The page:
Module 5 New Technologies

Overcoming Resistance to Classroom Clickers using Keller’s ARCS Model

New technologies are being introduced in academia and the workplace each day. With this onslaught of innovations comes the growing demand to keep the pace for many in education and corporations. Oftentimes, however, the introduction of new technology presents a type of angst for those who are required to use it. Apprehension for some, particularly in education, is driven by the notion that the technology is simply another mandate passed down from administrators to practitioners, thus touting the “latest and greatest.”  Others may express resentment because of a perceived increased workload inherent in introducing new technology. Still, another group may be resentful because the diffusion of innovations in the past may have been difficult or unsuccessful. Regardless of the reasons educators present for resistance to new technology, challenges and barriers exist.

An example of this resistance to new technology occurred about four years ago when classroom clickers were proposed in freshmen composition classrooms. In an effort to increase student participation and student engagement classroom clickers were adopted. Classroom clickers allow students to respond to questions posed by their teacher during discussion which is then tracked or transferred to the teacher’s computer. In this way, teachers can ensure that each learner participates and is engaged. In a classroom of 30 or more students, it is often difficult to assess which students are engaged as lively discussions move forward with students who regularly actively participate. For students who are otherwise shy, classroom clickers encourage participation because of the game-like format. Clickers are about the size of a remote control, which students simply push to respond to the prompt or question of their choice.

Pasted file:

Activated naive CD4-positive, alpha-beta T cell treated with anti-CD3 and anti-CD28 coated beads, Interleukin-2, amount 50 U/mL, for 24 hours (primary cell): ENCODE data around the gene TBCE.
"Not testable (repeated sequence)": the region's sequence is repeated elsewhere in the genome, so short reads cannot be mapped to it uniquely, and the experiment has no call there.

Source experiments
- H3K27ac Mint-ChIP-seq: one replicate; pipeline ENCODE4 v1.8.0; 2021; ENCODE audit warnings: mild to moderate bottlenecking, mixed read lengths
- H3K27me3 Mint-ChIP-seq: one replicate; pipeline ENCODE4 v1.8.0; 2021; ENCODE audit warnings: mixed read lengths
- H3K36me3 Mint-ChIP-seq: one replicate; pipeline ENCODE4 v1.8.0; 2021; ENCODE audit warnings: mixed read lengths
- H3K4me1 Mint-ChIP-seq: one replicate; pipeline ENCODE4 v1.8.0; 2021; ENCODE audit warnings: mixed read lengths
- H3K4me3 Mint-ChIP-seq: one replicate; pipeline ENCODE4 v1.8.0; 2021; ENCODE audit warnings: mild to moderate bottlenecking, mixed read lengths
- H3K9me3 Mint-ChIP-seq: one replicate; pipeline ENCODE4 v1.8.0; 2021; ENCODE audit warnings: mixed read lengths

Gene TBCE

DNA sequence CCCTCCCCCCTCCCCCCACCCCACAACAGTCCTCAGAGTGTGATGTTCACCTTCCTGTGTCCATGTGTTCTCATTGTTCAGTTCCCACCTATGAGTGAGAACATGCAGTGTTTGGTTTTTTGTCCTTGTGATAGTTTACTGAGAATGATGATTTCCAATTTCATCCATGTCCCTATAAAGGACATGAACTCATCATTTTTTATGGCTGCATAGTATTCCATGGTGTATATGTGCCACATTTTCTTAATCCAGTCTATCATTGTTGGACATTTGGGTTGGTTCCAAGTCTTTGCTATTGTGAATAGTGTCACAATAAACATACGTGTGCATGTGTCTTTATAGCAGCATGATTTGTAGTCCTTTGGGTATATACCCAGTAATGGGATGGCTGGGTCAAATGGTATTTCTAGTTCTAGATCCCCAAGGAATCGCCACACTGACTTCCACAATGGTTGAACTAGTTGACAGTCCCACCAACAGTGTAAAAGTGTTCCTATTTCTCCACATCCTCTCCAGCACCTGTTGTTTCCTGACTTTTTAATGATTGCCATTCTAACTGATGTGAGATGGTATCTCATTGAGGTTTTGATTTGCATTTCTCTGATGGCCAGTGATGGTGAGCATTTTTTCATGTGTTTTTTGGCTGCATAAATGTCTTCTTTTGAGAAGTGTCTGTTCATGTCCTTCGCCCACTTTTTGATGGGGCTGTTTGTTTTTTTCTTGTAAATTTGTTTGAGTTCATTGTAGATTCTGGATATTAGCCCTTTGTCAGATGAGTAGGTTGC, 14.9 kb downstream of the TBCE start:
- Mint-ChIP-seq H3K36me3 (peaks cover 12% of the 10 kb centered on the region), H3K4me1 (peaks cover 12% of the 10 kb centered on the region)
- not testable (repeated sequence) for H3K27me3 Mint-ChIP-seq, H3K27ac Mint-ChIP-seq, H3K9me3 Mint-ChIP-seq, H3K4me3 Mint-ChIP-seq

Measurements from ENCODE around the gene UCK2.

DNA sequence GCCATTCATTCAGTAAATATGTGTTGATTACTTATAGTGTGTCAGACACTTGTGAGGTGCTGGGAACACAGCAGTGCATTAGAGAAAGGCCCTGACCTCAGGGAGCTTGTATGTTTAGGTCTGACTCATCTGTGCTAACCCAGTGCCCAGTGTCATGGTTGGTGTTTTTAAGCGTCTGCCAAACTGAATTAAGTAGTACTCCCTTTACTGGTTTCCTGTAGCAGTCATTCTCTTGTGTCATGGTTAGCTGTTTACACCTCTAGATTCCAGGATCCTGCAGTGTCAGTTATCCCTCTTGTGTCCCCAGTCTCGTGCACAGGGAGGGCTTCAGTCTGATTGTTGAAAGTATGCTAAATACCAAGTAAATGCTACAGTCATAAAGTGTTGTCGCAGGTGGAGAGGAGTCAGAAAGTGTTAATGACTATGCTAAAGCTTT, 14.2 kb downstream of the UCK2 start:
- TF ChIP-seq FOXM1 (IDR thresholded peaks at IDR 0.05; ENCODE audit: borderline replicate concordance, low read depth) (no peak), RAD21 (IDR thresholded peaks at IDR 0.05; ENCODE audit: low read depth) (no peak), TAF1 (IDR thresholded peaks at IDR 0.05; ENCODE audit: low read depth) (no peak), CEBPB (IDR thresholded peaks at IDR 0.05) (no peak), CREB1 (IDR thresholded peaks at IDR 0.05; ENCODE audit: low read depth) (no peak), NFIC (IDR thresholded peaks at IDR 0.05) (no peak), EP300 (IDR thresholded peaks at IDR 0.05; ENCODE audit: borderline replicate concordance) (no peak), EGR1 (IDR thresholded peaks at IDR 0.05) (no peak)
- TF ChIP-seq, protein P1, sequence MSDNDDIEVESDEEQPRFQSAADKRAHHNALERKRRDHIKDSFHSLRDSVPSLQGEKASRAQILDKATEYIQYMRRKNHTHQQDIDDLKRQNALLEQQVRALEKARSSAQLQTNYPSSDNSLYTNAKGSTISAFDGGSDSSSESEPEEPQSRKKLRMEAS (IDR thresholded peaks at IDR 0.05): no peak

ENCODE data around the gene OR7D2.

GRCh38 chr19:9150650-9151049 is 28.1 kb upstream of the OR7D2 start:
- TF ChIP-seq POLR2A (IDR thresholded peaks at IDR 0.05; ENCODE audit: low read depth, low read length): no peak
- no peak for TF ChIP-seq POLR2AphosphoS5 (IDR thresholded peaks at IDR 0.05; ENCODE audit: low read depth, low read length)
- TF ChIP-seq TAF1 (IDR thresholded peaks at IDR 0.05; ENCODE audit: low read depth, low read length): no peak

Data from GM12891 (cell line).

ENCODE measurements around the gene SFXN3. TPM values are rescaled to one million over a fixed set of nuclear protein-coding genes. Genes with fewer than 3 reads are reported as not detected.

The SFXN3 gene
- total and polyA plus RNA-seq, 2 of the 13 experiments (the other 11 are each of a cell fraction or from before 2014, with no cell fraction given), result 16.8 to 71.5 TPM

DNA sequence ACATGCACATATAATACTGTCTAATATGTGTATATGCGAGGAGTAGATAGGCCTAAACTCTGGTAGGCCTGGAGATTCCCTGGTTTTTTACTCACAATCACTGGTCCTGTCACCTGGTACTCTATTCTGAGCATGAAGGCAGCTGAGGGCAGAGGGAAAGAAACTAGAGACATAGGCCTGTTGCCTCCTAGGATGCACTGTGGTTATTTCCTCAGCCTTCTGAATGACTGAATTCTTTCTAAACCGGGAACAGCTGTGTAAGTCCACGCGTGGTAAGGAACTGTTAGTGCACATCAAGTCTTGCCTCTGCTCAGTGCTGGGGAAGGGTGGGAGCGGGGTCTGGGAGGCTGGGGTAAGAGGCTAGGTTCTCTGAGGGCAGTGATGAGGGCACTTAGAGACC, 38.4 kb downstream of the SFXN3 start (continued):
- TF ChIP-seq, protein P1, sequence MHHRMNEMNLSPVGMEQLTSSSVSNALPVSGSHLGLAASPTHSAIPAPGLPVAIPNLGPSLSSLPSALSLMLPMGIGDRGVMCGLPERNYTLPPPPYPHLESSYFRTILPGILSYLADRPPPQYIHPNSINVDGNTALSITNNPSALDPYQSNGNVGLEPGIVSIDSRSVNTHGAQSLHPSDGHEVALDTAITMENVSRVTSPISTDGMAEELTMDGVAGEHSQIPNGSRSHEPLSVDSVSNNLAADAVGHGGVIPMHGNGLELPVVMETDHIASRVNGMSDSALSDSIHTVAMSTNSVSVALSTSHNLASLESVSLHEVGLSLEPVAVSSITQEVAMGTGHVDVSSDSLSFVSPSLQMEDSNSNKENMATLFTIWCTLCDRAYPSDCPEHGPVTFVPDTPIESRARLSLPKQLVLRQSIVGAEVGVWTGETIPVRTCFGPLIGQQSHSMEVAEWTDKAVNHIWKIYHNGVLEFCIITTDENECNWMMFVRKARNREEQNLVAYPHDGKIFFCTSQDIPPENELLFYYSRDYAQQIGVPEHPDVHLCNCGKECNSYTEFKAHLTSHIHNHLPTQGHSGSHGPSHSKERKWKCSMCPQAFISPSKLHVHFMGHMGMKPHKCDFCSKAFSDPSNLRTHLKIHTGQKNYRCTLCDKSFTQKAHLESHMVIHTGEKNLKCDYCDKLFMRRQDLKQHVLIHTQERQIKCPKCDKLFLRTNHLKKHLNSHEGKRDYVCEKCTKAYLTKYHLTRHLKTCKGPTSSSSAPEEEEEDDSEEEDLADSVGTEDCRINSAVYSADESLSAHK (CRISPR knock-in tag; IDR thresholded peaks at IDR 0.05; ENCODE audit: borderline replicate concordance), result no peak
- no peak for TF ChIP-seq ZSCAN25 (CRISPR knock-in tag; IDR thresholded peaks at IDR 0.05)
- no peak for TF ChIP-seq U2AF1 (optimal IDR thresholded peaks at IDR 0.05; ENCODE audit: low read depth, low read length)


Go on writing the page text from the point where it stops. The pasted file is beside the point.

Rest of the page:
In order to change the attitudes of imposed mandates and increased workload, as well as the behaviors of resistance to the challenges new technology brings, Keller’s ARCS (Attention, Relevance, Satisfaction and Confidence) model could be used to boost self- efficacy. Two components specifically, Relevance and Confidence can be used to target the above-mentioned challenges. First, allaying instructor’s ambivalence to the value of clickers to the subject matter is needed which(Keller, 1987, p. 55) described can assist in building the relevance of the technology. In this way, the perception that the technology is a driven mandate can be subsided. In addition, the confidence concept can be supported by showing that using the technology as an instructional strategy matches the needs of students. Keller (1987) argued that modeling enthusiasm for the subject matter to increase motivation extending relevance among people can be achieved by relating subject matter to future experiences learners of learners (p. 56).